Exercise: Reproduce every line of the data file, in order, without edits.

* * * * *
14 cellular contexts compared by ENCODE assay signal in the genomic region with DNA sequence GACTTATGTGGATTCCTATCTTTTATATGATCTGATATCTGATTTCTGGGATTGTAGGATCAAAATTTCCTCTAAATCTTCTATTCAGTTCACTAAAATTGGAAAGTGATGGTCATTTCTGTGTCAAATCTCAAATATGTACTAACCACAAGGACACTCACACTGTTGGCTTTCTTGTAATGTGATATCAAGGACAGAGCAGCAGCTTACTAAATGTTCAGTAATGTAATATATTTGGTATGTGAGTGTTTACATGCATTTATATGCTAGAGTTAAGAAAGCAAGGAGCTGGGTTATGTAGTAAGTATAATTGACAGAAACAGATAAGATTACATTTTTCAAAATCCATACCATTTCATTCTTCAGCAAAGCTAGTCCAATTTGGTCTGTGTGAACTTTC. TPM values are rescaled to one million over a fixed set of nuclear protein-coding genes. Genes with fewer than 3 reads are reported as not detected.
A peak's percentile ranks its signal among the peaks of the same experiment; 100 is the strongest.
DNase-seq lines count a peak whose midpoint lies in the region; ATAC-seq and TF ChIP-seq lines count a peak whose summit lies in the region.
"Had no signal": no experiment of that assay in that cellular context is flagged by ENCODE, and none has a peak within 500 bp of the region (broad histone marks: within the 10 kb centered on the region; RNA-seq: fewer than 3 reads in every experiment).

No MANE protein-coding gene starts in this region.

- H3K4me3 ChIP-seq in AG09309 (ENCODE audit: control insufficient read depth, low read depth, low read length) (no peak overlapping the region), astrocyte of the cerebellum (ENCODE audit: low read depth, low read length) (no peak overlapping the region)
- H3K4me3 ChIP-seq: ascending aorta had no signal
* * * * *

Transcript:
14 cellular contexts compared by ENCODE assay signal in the genomic region with DNA sequence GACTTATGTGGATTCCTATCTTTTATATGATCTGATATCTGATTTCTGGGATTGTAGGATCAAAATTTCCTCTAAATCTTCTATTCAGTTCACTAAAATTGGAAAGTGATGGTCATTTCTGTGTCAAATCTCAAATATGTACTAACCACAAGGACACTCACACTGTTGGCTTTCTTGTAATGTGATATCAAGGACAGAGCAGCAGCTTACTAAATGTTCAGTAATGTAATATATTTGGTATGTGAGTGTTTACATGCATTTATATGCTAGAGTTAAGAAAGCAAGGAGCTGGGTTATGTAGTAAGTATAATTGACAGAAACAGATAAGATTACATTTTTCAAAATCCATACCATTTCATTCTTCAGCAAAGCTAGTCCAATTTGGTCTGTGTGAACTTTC. TPM values are rescaled to one million over a fixed set of nuclear protein-coding genes. Genes with fewer than 3 reads are reported as not detected.
A peak's percentile ranks its signal among the peaks of the same experiment; 100 is the strongest.
DNase-seq lines count a peak whose midpoint lies in the region; ATAC-seq and TF ChIP-seq lines count a peak whose summit lies in the region.
"Had no signal": no experiment of that assay in that cellular context is flagged by ENCODE, and none has a peak within 500 bp of the region (broad histone marks: within the 10 kb centered on the region; RNA-seq: fewer than 3 reads in every experiment).

No MANE protein-coding gene starts in this region.

- H3K4me3 ChIP-seq in AG09309 (ENCODE audit: control insufficient read depth, low read depth, low read length) (no peak overlapping the region), astrocyte of the cerebellum (ENCODE audit: low read depth, low read length) (no peak overlapping the region)
- H3K4me3 ChIP-seq: ascending aorta had no signal